Some years before, and in the mighty city that was London, they had opened a place for the deranged, The Hospital of Bethlem. It didn't take the local inhabitants long to give it a nick-name, " Bedlem ". The Hospital soon aquired a reputaion for allowing in the general public, well those that could afford the entrance fee, to gawp and make fun of the poor folk who found themselves behind it's grim walls. There was a scandel in 1729, when a woman managed to escape, minus her clothes, for she used them, tied together, to let herself down from a window. Instead of seeking some shelter or help. she spent the next few hours carousing around the streets, stark naked, terrorising the population. It took several stout men of the local watch, to wrestle her to the ground, and finally truss her up like a chicken, before the excitement died down. It did however receive a response from the authorities, who ordered the Hospital, " not to take in anymore incurables, idiots, or mopes ", unless they were of the more well behaved variety. At least they didn't operate a policy of discrimination, for one establishment positively guarenteed, " No men Lunatics allowed ", proudly displayed on a notice, nailed on the gate. Mind you, this was 1726, and the poor soul's were an uneducated lot.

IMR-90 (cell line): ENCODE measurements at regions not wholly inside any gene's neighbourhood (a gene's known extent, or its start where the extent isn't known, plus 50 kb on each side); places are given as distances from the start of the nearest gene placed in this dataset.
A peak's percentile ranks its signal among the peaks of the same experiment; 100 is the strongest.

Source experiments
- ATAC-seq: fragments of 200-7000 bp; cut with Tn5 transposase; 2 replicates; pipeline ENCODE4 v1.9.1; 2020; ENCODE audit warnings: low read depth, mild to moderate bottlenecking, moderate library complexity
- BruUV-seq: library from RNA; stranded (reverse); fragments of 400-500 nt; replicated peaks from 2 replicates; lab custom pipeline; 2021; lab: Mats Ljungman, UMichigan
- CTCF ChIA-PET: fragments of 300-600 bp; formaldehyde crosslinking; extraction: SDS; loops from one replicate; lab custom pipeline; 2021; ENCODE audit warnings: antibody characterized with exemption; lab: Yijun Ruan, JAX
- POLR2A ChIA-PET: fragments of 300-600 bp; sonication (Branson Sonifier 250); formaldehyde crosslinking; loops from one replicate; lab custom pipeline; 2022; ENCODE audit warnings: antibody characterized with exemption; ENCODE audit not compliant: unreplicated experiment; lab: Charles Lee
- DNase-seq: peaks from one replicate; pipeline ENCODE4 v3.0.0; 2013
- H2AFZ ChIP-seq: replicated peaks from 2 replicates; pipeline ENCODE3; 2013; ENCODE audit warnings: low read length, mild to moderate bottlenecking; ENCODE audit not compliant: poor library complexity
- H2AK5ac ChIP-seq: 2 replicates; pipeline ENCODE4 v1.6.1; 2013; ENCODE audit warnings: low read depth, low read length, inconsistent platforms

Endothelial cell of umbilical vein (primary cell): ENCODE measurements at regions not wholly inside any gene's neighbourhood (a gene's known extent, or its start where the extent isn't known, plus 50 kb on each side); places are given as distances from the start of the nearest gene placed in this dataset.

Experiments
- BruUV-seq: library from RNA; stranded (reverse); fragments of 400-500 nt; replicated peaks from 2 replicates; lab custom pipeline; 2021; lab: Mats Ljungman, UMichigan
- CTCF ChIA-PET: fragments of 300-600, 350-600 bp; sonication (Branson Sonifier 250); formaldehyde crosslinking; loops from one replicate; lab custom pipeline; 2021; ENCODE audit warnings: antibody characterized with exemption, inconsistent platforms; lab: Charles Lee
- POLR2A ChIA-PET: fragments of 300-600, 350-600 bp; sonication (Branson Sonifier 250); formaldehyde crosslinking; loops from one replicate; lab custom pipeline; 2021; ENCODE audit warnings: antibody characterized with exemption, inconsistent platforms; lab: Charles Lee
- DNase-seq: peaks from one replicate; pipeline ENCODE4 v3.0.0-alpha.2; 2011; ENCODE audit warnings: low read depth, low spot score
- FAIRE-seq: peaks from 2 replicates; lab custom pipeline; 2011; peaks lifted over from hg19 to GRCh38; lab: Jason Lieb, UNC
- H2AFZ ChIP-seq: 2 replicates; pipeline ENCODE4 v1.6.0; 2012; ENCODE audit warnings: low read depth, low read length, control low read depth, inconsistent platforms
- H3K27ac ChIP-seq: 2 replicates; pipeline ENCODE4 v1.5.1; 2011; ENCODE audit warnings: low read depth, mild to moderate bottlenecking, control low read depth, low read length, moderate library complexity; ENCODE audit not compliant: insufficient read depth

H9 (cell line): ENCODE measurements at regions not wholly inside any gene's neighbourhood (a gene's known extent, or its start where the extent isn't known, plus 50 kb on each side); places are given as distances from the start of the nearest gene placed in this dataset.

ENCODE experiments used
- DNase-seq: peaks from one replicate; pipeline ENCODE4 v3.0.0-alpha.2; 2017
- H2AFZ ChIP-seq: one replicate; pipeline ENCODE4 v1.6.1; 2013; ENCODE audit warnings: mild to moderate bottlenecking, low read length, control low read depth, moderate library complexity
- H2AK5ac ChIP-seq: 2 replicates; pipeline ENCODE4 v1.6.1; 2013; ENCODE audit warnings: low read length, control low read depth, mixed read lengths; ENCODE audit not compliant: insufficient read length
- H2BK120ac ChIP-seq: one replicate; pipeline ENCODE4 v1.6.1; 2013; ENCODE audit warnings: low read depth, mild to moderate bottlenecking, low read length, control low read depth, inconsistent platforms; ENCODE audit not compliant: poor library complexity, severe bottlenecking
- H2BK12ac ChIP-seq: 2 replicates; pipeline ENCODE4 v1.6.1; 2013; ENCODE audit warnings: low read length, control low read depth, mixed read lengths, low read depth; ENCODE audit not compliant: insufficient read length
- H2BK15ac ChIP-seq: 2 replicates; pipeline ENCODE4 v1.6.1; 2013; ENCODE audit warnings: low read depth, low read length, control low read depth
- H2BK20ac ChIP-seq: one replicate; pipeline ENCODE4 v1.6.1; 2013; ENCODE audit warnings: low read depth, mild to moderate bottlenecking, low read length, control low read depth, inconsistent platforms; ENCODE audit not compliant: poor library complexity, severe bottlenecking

This last bit may keep you amused for a while. At one Lunatic Hospital, the sewage facilities, a tunnel to the river, about 500 yards away, was in need of a bit of work, so they called in the bricklayers. They were a bit careless, and a patient, managed to gain access to the area, and seeing the open passageway, climbed down. She was a very deluded woman, and believed the tunnel would lead her to Hell and the Devil, for she thought herself to be one of his followers. The crude sewer, after about 300 yards, passed under some houses, the privies of which also had access to it, and at the moment she reached this point, several young ladies were engaged in using the privy. When a voice called up from the depths, enquiring who they were, and what they were doing, panic ensued, and there was a mad dash to escape from the evil that lurked below. A small crowd quickly formed, and when one brave soul asked the voice where she was bound, it replied " I am on my way to Hell, but I have got lost ". Matters were soon sorted out, and after being drenched in a conciderable quantity of water, the woman was lifted out of the vile muck, and returned to the Loony Bin. The young ladies seem to have suffered no lasting harm from this dreadful experience, but I bet next time they used a privy, it wasn't that one.

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A wonderful thing is work, I could watch it all day.  ( See my Blog entry )

September 9, 2013 at 11:49 AM Flag Quote & Reply